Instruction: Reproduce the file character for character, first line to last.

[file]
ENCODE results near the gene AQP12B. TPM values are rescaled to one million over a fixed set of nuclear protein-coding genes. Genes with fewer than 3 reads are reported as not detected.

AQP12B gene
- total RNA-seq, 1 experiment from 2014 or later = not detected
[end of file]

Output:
ENCODE results near the gene AQP12B. TPM values are rescaled to one million over a fixed set of nuclear protein-coding genes. Genes with fewer than 3 reads are reported as not detected.

AQP12B gene
- total RNA-seq, 1 experiment from 2014 or later = not detected